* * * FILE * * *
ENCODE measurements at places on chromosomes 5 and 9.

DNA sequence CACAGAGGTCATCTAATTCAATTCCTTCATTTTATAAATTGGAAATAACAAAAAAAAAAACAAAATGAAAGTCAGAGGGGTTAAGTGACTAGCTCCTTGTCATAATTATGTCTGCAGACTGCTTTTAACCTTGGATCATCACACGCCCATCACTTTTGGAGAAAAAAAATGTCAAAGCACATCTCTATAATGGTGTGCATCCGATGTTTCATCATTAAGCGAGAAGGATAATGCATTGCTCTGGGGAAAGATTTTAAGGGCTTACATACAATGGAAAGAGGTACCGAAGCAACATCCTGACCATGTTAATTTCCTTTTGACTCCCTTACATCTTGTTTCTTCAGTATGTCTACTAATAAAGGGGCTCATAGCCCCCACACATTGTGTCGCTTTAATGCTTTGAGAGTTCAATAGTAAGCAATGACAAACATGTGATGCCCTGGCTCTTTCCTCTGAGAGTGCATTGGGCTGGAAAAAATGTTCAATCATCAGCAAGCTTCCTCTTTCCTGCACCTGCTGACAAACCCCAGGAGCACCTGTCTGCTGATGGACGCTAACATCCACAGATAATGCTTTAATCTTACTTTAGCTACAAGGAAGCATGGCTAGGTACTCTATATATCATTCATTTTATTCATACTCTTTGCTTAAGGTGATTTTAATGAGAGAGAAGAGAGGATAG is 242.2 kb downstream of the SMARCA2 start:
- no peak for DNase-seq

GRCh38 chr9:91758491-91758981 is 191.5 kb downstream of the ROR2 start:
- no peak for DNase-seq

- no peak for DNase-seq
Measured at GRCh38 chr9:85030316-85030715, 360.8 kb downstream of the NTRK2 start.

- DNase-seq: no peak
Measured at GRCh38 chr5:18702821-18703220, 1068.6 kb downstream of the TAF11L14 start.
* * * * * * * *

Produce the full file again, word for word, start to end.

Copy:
ENCODE measurements at places on chromosomes 5 and 9.

DNA sequence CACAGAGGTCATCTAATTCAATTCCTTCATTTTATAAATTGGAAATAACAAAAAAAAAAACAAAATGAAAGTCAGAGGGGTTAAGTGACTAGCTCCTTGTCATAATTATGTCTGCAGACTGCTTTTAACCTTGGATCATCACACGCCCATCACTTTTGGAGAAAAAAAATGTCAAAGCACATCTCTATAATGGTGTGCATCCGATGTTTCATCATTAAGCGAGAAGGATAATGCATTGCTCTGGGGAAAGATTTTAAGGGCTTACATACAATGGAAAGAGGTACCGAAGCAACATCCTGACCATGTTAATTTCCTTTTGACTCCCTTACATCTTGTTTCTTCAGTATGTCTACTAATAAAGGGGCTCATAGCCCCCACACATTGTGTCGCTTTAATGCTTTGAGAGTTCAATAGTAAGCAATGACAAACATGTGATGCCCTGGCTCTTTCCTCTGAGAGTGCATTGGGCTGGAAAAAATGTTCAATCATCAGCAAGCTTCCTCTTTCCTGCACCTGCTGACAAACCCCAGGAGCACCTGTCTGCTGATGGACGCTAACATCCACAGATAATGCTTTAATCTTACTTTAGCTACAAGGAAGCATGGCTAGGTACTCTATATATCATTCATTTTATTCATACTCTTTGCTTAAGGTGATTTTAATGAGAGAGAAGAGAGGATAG is 242.2 kb downstream of the SMARCA2 start:
- no peak for DNase-seq

GRCh38 chr9:91758491-91758981 is 191.5 kb downstream of the ROR2 start:
- no peak for DNase-seq

- no peak for DNase-seq
Measured at GRCh38 chr9:85030316-85030715, 360.8 kb downstream of the NTRK2 start.

- DNase-seq: no peak
Measured at GRCh38 chr5:18702821-18703220, 1068.6 kb downstream of the TAF11L14 start.